How much can a photograph tell us about our past? Historian Martha Sandweiss says images like the one of the railroads meeting at Promontory Summit “can describe, but they rarely explain.”
How much can a photograph tell us about our past? You’ve probably seen the 1869 image of the Union Pacific and Central Pacific railroads meeting at Promontory Summit. What you can’t see though are the Chinese laborers who laid more than 10 miles of track in one day. The historian Martha Sandweiss says photographs “can describe, but they rarely explain.” She’s coming to Utah, and joins us to talk about 19th century photography and what you can learn by what those photos show and don’t show.
This Saturday, February 16 at 11 a.m., Martha Sandweiss will give a free lecture at the Utah Museum of Fine Arts. It's called Discovering History Through a Photograph: One Picture, Eight People, and the Unexpected Stories of American Life. It's presented in conjunction with the UMFA photography exhibit The Race to Promonotry: The Transcontinental Railroad and the American West. Admission to the museum is free all day this Saturday.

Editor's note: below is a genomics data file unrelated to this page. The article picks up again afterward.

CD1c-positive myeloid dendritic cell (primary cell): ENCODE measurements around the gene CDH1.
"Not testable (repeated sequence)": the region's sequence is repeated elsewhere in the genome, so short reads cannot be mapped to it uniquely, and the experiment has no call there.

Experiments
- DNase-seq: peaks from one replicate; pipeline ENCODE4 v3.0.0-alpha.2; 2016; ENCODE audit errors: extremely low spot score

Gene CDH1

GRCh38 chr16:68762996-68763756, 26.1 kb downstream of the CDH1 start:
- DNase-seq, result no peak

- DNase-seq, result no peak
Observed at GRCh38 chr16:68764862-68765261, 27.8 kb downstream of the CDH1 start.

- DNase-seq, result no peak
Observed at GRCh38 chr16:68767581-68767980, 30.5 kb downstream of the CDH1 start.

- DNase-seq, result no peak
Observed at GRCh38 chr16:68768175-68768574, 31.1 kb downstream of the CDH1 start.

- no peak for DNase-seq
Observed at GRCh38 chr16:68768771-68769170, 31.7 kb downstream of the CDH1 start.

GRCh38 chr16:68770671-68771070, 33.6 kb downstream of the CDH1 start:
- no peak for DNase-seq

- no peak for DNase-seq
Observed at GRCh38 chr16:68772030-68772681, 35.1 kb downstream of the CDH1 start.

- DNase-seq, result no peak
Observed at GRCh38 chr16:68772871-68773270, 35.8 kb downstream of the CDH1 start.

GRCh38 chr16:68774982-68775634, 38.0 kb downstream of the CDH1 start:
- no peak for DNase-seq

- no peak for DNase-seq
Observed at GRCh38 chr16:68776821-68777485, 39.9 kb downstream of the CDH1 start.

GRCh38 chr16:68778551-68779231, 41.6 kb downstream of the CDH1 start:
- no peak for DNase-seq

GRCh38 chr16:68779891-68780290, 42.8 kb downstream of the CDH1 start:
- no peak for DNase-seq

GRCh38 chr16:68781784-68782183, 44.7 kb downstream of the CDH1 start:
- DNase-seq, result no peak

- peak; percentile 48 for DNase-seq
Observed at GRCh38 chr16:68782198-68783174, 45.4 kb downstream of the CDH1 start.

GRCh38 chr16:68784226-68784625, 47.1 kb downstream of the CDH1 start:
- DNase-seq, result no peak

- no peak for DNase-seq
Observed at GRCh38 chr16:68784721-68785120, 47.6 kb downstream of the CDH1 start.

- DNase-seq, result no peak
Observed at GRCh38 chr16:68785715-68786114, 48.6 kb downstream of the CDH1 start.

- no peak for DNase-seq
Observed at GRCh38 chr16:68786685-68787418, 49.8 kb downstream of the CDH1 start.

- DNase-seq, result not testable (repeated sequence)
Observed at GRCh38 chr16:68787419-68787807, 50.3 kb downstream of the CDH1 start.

Martha Sandweiss is a professor of history at Princeton, a research fellow at Huntington Library, and president of The Western History Association. Among her books is Print the Legend: Photography and the American West. [Indie bookstores|Amazon]